Gracq, Julien

Gracq, Julien zho͞olyăNˈ gräk [key], 1910–2007, French novelist, whose real name was Louis Poirier. Strongly influenced by surrealism and German romanticism, Gracq's novels are highly allusive and syntactically complex treatments of evil and the quest for redemption. Extremely private, he disliked all publicity, rejected literary analysis and criticism, and in 1951 refused the Goncourt Prize. Among his 20 published works are the novels The Castle of Argol (1938, tr. 1951), his first, and The Opposing Shore (1951, tr. 1986), his best known, and Reading Writing (1980, tr. 2007), reflections on literature.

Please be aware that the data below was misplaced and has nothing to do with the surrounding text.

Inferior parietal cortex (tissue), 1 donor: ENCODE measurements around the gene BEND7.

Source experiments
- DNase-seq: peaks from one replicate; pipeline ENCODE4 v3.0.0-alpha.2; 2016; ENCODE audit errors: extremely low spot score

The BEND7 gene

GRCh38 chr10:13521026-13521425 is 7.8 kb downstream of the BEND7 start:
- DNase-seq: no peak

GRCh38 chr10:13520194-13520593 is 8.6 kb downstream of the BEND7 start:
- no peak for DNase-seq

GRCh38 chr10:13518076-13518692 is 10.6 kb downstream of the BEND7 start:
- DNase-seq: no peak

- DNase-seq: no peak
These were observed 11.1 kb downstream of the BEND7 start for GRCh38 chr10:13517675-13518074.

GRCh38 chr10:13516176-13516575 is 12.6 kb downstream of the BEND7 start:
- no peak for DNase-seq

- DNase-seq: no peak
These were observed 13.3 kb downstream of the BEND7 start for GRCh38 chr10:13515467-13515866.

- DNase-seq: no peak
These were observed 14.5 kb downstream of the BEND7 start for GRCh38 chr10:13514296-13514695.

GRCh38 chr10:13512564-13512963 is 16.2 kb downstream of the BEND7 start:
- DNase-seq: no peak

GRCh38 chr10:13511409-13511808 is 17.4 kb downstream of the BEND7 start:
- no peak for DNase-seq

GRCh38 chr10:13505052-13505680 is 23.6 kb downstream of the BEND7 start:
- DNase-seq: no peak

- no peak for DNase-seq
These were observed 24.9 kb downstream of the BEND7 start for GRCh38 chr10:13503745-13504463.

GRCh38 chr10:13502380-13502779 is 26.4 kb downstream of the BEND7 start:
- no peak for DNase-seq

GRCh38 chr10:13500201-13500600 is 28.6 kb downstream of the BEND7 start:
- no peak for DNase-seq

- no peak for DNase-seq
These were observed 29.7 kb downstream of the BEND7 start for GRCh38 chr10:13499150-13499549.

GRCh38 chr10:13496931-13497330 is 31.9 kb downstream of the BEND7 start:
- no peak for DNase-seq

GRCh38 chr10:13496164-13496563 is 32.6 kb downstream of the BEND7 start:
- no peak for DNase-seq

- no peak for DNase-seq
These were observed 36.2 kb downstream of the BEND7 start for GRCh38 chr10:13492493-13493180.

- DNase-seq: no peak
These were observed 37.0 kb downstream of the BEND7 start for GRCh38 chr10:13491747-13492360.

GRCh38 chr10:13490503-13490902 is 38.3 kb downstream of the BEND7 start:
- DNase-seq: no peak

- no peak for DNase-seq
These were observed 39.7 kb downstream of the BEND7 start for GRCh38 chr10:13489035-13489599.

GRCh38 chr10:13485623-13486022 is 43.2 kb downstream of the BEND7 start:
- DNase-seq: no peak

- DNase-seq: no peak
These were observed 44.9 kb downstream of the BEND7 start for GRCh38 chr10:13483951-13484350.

The Columbia Electronic Encyclopedia, 6th ed. Copyright © 2024, Columbia University Press. All rights reserved.

See more Encyclopedia articles on: French Literature: Biographies